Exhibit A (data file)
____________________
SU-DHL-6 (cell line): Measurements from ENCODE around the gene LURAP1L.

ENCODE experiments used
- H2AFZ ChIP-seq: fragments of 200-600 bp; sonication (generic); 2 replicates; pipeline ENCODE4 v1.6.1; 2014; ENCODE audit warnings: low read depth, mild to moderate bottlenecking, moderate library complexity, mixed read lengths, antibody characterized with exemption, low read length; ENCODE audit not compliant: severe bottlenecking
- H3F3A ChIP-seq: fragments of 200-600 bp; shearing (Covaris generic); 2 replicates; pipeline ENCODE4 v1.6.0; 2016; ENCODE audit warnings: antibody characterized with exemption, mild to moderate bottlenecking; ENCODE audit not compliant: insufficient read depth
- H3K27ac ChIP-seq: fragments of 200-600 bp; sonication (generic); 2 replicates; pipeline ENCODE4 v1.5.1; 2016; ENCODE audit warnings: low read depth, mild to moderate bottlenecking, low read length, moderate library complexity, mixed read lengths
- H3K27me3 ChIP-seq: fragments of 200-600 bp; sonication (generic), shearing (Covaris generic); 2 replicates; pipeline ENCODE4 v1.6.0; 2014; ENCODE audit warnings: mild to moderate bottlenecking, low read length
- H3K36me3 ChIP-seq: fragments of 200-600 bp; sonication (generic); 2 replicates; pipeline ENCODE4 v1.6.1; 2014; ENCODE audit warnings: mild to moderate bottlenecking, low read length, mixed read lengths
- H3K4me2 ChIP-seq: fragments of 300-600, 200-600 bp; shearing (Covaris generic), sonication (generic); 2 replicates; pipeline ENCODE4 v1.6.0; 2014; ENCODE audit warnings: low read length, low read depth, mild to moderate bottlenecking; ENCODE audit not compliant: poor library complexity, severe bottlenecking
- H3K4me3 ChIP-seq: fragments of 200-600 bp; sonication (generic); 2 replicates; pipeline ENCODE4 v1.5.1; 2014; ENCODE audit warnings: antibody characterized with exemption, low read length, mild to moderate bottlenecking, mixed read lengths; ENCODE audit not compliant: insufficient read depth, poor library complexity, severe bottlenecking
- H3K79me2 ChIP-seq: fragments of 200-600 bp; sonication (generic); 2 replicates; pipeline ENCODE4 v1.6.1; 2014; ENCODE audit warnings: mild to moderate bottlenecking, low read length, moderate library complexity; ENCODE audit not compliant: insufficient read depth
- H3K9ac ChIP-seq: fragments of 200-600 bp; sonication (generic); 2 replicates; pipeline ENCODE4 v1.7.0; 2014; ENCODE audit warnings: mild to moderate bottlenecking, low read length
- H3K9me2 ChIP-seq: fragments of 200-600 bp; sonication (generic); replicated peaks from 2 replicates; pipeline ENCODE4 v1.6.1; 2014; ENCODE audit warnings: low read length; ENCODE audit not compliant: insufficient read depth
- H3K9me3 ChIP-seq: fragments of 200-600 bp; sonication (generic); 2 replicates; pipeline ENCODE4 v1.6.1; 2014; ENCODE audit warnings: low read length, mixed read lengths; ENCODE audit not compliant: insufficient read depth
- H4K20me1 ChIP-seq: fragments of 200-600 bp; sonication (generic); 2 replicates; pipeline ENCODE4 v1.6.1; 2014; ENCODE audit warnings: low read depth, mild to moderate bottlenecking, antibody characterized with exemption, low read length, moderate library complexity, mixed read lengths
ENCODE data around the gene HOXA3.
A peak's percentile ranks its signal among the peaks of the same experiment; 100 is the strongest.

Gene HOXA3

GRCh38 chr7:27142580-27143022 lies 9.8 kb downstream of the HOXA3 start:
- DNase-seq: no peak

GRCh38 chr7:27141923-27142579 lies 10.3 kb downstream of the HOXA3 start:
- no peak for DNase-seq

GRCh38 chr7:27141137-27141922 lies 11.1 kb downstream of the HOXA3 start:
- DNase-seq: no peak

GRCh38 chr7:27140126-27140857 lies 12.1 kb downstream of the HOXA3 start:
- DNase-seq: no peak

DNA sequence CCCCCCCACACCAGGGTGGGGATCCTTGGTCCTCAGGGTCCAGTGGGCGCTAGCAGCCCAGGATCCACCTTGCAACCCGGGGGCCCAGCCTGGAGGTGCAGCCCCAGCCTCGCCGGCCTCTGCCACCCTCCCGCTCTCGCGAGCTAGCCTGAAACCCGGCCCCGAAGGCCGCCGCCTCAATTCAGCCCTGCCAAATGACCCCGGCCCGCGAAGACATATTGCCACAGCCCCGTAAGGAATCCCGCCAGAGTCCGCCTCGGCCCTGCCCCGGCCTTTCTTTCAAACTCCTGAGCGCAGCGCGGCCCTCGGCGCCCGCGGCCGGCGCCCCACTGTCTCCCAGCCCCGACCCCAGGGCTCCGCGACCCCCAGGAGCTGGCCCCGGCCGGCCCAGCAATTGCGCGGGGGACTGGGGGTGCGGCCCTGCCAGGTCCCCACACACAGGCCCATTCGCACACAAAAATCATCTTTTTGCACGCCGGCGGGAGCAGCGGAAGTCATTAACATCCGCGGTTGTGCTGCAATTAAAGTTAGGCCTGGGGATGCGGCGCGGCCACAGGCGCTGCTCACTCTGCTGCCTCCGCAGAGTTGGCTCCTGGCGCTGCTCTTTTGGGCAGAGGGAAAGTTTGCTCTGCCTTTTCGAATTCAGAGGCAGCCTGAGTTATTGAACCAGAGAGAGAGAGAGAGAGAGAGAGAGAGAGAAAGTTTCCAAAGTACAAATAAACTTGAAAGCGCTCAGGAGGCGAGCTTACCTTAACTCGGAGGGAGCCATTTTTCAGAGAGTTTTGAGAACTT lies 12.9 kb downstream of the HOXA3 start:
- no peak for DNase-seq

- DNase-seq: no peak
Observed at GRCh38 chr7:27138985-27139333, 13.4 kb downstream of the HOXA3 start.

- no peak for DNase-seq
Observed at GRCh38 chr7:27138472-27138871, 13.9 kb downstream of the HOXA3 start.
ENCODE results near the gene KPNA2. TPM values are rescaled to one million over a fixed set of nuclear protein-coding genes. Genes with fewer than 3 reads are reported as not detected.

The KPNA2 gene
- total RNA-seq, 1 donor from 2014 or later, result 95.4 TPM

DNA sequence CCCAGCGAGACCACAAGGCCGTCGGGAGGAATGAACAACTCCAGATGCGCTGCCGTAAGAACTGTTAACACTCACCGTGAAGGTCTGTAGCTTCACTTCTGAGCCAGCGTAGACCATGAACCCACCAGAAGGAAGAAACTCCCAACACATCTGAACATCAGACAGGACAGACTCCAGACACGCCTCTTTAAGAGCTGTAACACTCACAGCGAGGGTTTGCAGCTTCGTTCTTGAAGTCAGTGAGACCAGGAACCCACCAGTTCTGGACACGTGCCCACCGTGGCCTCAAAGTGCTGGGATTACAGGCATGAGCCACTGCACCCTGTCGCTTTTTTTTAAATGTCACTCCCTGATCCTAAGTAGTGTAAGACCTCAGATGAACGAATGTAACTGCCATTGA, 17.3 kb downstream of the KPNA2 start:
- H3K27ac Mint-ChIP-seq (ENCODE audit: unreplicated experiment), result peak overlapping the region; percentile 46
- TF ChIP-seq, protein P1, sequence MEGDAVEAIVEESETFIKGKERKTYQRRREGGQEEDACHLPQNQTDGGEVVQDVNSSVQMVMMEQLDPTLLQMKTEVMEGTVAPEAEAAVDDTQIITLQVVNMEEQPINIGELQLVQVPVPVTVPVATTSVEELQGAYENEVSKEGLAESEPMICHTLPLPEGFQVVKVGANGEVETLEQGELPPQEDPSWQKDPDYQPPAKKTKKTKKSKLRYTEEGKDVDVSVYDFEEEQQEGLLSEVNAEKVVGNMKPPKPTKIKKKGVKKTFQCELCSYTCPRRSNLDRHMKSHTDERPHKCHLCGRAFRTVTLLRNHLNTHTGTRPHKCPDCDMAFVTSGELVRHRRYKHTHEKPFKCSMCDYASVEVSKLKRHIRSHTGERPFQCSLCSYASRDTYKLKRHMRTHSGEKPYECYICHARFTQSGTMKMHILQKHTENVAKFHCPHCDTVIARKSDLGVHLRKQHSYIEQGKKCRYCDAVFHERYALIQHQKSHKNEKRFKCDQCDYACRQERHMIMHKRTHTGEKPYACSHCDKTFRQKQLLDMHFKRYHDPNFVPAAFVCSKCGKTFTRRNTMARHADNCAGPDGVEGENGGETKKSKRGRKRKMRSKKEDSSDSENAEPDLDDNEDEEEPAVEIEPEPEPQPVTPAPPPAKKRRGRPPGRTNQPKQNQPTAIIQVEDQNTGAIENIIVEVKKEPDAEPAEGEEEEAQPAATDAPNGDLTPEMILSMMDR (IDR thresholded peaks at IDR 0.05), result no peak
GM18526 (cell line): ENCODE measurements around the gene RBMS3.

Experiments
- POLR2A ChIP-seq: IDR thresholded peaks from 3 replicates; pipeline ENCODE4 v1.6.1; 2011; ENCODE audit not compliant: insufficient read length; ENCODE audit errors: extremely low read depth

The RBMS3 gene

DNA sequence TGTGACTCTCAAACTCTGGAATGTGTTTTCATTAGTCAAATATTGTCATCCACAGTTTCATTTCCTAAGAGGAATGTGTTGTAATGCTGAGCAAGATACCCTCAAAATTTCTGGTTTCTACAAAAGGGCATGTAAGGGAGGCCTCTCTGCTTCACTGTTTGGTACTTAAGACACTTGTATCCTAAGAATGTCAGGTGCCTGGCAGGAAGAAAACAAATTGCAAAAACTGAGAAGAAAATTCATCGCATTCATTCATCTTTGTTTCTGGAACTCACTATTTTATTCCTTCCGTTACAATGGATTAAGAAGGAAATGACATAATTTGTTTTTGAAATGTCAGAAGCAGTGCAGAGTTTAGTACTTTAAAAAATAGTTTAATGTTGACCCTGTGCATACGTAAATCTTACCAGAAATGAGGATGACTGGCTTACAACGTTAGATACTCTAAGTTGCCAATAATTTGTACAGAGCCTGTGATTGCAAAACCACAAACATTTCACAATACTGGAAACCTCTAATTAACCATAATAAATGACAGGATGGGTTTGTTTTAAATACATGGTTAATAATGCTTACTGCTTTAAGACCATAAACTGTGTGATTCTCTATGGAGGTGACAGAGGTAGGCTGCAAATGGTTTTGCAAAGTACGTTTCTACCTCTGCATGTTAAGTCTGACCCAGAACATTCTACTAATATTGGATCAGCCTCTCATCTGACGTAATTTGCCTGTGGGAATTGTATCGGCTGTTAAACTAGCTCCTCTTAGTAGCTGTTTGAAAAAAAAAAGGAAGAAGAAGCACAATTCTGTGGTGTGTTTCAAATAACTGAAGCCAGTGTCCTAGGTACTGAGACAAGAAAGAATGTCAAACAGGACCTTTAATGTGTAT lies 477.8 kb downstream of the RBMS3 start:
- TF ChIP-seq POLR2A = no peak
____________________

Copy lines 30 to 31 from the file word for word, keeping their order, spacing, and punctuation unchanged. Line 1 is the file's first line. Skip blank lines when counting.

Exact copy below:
- no peak for DNase-seq
Observed at GRCh38 chr7:27138472-27138871, 13.9 kb downstream of the HOXA3 start.